STOP the Inequality: Melbourne’s Traffic Light problem

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from ABC news

The great feminist battle of March 2017 is the pedestrian signal. I know it sounds small…and pedestrian, but how wrong was I! Thousands of people have participated in straw polls and thousands more have made comments on social media. In fact, the issue has become so contentious, not only are articles appearing on the ABC, The Age, and Herald Sun, from across the globe even the BBC are reporting the story.

According to ABC news, ‘Ten female pedestrian figures will be installed on traffic lights at the intersection of Swanston and Flinders streets as part of a VicRoads-approved 12-month trial.’

The Committee for Melbourne — a non-profit organisation comprising more than 120 Melbourne business and community groups — is behind the move.

Chief executive Martine Letts said having only green or red silhouettes of men discriminated against women.

“The idea is to install traffic lights with female representation, as well as male representation, to help reduce unconscious bias,” she said.”

I didn’t realise men only pedestrian lights were an expression of inequality and oppression. I mean, does anyone really look up and think, ‘see that green man, I wish I was like him’? Apparently we do, but none of us were aware of this unconscious bias, until now. To help me out, I asked my wife what she thought of the saga, only to have a pair of eyes roll past me as though I must be stupid for ever thinking this must be matter for women’s equality.

Victoria’s Minister for Woman said, “There are many small — but symbolically significant — ways that women are excluded from public space.”

I am not denying there are real issues between the genders, but am I the only one who is asking, are we being a little too precious about our traffic lights? I can think of 742 better ways of spending  funds than altering the gender of pedestrian lights, but if it such a pressing issue, then as a Melbournian I say, go ahead; it’s a green light from me.

As we wrestle with this unacceptable prejudice, I can’t help but wonder, what if all traffic light action figures had always been female? I can imagine today’s fight being very different, we would have feminists being outraged as they discover some secret derogatory messaging in our women only traffic lights. Maybe these lights are subconscious signals that make women into inanimate objects!

Let’s be clear, I’m totally cool with changing pants to dresses, but I do have one quick question though, in representing women with a figure wearing a dress, are they not stereotyping women?

One one cheeky friend posted on social media,

“Not far enough Melbourne!

Still stuck in the fixed binary red/green paradigm.

We need lights on a spectrum from red to green”.

Leaving aside that mischievous (although not entirely aberrant) comment, and the perennial problem of our traffic lights discriminating against colour-blind Melbournians, let’s stop for a moment, or at least slow down to amber: the fact that we are even having this tiny squabble over pedestrian lights ought to tell us how far society has moved on women’s issues. If the sex of pedestrian signals is where the fight now lays, then I don’t think we have too much to be worried about.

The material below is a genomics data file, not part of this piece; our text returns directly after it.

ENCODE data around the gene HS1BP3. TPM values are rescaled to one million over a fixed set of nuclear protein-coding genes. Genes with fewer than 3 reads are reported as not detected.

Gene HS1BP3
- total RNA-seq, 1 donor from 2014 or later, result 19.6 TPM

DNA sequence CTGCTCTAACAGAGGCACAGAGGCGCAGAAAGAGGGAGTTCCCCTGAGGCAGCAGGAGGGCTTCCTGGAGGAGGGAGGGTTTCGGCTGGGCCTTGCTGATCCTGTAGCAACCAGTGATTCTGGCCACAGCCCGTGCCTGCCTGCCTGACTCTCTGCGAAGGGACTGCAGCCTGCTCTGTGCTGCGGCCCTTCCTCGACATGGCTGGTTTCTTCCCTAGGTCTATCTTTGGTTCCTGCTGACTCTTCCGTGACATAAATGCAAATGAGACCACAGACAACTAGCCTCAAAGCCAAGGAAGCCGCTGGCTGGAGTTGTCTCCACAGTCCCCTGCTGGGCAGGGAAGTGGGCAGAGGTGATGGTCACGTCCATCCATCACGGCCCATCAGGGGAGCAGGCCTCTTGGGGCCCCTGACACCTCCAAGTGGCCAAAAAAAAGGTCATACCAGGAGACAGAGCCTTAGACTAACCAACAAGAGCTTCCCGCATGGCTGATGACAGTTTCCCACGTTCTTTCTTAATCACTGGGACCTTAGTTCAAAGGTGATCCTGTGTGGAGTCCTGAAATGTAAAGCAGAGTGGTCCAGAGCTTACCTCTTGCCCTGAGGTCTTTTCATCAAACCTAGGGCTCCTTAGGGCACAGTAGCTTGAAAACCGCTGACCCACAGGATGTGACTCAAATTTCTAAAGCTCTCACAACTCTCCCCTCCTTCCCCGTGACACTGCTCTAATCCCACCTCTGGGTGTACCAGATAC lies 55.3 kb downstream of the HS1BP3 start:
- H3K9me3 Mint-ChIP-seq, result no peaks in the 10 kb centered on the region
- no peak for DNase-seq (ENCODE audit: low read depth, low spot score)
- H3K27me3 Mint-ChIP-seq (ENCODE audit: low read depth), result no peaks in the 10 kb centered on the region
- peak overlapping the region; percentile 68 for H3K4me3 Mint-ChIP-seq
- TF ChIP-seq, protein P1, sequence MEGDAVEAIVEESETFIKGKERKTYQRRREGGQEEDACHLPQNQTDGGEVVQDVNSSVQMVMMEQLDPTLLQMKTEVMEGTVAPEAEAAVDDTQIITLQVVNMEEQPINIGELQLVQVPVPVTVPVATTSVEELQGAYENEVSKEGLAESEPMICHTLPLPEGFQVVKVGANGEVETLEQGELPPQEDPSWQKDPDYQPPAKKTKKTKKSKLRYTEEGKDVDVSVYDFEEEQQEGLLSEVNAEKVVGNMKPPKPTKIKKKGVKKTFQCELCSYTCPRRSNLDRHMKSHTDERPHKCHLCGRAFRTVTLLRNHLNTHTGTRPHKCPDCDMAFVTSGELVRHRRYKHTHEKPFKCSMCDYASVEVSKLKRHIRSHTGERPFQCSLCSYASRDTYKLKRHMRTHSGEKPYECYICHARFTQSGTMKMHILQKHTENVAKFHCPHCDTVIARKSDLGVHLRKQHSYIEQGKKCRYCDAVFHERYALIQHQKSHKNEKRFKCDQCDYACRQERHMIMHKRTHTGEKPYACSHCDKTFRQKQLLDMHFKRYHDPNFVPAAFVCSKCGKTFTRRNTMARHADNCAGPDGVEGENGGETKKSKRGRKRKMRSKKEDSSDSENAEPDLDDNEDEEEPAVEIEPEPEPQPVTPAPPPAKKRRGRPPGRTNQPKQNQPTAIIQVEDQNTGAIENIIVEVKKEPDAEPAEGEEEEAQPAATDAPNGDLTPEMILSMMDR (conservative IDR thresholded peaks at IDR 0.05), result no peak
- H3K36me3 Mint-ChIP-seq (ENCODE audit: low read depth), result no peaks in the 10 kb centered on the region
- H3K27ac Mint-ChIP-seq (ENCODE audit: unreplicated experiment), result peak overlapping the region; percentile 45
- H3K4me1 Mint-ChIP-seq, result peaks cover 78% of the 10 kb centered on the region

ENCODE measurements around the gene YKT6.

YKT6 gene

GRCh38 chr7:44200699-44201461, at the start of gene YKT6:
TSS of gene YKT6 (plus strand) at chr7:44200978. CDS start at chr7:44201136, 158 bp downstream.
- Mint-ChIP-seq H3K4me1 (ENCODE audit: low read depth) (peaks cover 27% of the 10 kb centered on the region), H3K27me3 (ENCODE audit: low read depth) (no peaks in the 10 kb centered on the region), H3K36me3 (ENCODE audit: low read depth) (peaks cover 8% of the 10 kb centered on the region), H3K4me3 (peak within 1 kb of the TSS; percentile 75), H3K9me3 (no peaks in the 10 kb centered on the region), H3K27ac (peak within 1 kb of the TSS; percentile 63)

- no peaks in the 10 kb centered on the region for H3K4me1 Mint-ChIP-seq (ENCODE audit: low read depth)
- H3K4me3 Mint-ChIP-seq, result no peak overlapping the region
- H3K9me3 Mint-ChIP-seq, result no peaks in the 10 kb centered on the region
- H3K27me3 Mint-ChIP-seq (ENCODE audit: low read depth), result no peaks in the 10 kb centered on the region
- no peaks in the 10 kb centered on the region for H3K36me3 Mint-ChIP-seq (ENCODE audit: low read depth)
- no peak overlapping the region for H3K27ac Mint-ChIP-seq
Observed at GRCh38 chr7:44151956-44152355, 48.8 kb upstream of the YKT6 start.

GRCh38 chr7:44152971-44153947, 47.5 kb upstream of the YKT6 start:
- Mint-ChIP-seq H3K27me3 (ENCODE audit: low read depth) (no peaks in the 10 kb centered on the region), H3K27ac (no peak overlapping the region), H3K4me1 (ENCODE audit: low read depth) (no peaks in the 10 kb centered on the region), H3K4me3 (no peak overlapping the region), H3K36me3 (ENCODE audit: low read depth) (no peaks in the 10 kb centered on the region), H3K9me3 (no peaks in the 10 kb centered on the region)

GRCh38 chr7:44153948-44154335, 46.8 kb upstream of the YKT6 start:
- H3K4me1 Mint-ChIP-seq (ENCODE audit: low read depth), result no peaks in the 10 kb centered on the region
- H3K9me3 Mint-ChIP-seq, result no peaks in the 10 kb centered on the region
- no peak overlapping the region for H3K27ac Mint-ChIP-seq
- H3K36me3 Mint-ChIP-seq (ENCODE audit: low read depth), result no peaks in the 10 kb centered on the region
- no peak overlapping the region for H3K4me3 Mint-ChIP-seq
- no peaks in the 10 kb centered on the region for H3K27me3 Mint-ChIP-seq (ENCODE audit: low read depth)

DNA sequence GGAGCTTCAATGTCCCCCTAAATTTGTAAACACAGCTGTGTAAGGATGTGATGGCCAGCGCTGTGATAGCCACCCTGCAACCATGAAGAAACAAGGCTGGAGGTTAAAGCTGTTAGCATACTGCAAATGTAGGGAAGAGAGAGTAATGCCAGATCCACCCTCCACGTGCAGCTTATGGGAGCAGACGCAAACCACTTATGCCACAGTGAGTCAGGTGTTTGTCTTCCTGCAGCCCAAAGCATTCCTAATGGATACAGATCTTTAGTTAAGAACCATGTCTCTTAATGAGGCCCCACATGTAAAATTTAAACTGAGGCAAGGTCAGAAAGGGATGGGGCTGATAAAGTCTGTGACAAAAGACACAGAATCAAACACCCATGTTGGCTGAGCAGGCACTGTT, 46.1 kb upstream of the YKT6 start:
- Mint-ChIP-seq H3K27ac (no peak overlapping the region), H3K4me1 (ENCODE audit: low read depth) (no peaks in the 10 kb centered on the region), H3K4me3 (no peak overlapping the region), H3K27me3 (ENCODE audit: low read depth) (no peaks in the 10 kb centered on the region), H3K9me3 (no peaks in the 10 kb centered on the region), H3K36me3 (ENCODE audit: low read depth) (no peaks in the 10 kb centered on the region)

I was walking through the city today, and when crossing the street I didn’t realise that the traffic light’s gender had changed, but as I can see with this photograph from ABC news, it has (or should that be, she has?). I had just come from speaking to a group of people about some slightly bigger issues, such as God, life and death, and hope. I guess I am a little ambivalent about the messaging in our traffic lights, but I do wish and pray that we Melbournians would stop and think about these biggest issues that we all are facing, which no small social or council alteration can solve.

Contrary to current feminism, which may turn to smaller things because the larger battles are won, the propensity of Melbournians is to focus on miniature and what are often trivialities, at the expense of facing the eternal questions that we must all one day address. And it’s not as though we are lost in the dark, with no direction given. God has given a definitive signal, his only son, Jesus Christ, and yet we walk through life as though he is an irrelevance, and then we wonder why there are so many traffic accidents in life.

Once a crowd asked Jesus, ‘What sign can you show us to prove your authority to do all this?”

He answered, albeit with a somewhat cryptic message, ‘Destroy this temple, and I will raise it again in 3 days.’

John (the author) then explained Jesus’ meaning,

“the temple he had spoken of was his body. After he was raised from the dead, his disciples recalled what he had said. Then they believed the scripture and the words that Jesus had spoken.”

Let’s not ignore CBD traffic lights, and please let us stop ignoring God’s signal to us.

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